The MacCast » 2006 » October

Mac OS X: 11 Years Ago

Written by: Alex Curtis

Categories: Editorial

I love the Internet as an amazing tool for learning. Dale told us about students podcasting down-under. The Internet community encyclopedia, Wikipedia shows the value of collaborative education. And yes, even YouTube has worked to inform us with viral videos and user comments.

It was on YouTube that I found this 35 minute video. It’s a rare video of a young Steve Jobs giving a demo of the NeXTSTEP operating system.
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Organise your life – Yojimbo Style !

Written by: Dave Cryer

Categories: Reviews

Yojimbo screenshotWell, I never ever thought that I would move away from bookmarking hundreds of web pages to keep track of interesting items. But things in my everyday Mac life are about to change and it will be interesting to see if the changes are permanent. For a long time now, if I found something of interest on the Internet, I would bookmark it and try to put it into a meaningful category. More often than not into a bookmark folder called something like ‘interesting software’ or ‘to look at later’. I came to realize just this week that I hardly ever went back to these bookmarks, so I was probably wasting a lot of my time, which I could spend more creatively.

Enter Yojimbo, by Bare Bones Software, which I would like to describe myself as an ‘Electronic Scrapbook on Steroids’. Many people are pushing around a category of software called ‘GTD’ which stands for ‘Getting Things Done’, at this early stage Yojimbo does fit into this category, but seems to offer a whole lot more besides.
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Google Mac Blog

Written by: Chris Christensen

Categories: News

GoogleMacGoogle wants to know that they love you. Well… that’s not quite true, they want you to know that they love your Mac. Google has started an Official Google Mac Blog to reach out to Mac zealots users like us. The first post to this blog tells Mac Users:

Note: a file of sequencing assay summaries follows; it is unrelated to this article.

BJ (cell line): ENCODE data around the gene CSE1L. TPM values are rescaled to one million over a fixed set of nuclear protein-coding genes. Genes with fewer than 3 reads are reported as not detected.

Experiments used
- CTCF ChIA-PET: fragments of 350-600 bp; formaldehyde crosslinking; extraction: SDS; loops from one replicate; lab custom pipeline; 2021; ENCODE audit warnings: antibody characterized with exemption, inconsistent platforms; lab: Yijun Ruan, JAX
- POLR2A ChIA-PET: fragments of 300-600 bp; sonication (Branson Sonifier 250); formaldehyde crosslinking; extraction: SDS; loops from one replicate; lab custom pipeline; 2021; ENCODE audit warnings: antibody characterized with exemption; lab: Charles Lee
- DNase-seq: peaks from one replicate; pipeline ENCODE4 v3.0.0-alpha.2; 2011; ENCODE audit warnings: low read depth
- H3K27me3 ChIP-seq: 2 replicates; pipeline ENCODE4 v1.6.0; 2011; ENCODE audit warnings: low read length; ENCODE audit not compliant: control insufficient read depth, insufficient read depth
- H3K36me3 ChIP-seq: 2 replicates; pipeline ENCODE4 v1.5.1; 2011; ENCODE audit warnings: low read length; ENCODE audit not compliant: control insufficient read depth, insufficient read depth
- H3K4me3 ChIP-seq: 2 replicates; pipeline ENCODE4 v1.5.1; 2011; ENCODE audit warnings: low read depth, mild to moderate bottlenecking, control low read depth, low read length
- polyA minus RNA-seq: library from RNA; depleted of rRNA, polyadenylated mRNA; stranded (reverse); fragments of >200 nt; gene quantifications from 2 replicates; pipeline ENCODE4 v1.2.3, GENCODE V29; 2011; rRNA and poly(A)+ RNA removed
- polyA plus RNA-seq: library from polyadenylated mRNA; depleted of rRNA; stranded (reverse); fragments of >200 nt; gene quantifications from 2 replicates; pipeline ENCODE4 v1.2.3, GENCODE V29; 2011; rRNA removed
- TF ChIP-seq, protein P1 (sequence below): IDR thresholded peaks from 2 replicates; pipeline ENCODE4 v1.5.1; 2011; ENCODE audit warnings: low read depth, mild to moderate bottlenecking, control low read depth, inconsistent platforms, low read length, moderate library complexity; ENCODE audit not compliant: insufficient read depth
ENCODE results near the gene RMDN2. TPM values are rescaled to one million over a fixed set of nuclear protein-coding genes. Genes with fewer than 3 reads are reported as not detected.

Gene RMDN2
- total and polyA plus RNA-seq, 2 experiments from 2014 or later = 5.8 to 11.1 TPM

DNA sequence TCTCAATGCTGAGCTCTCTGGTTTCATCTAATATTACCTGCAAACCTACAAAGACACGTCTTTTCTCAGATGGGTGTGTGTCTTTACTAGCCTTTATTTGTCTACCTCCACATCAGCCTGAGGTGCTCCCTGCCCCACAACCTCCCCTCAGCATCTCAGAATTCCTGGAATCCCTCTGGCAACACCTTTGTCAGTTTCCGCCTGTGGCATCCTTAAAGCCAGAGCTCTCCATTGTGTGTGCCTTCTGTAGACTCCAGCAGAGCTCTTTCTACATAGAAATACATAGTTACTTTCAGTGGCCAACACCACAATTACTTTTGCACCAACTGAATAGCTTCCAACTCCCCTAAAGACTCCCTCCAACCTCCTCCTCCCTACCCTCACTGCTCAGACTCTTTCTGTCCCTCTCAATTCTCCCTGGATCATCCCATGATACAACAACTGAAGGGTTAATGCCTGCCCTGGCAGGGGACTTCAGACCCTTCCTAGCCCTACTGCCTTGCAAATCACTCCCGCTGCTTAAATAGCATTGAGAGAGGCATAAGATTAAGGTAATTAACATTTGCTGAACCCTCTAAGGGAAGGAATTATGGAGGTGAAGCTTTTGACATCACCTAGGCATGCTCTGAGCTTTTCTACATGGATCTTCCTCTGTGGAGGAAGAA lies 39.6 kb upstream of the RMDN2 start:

If you sit down at your Mac, start up your browser, and search for “Google mission statement”, this is what you’ll see:

“Google’s mission is to organize the world’s information and make it universally accessible and useful.”

We’re pretty serious about that mission, including the “universally accessible” part. It means making products that everyone can use – including Mac users. We want to provide great products and services to the tens of millions of Mac users around the world, because it’s the right thing to do, and because Mac users inside and outside Google demand it. That’s why we’ve recruited some of the best, most passionate Mac people out there for a Mac Engineering team.

Google is also provding a page to download all of the fruit of their labors so far at Google Software Downloads for the Mac.

Note from editor: If you have not seen it yet and are at all into 3D modeling and stuff, be sure to checkout the FREE Google SketchUp application.

Stuff, Guts, and Video 002

Written by: James Alguire

Categories: Mac Pro

Contour ShuttlePROQuickly scrubbing through video clips to locate the precise portion of a clip to use in a project is a common event for video editors. Final Cut Pro offers several methods to scrub through video and there are useful USB devices that can aid in quickly locating that special scene.

The onscreen jog wheel and shuttle controls in the Canvas and Viewer windows are adequate, but the J-K-L keyboard commands are more efficient. J is backward playback, L is forward playback, and K stops playback. The more times the J or L keys are tapped the faster the video plays back. If the L key is tapped a few times to speed up forward playback, tapping the J key will slow down playback. The reverse is also true. If the J key is tapped to speed up reverse playback, tapping the L key will slow reverse playback down. Holding the K key down and then holding the L or J key down provides slow motion forward or reverse playback.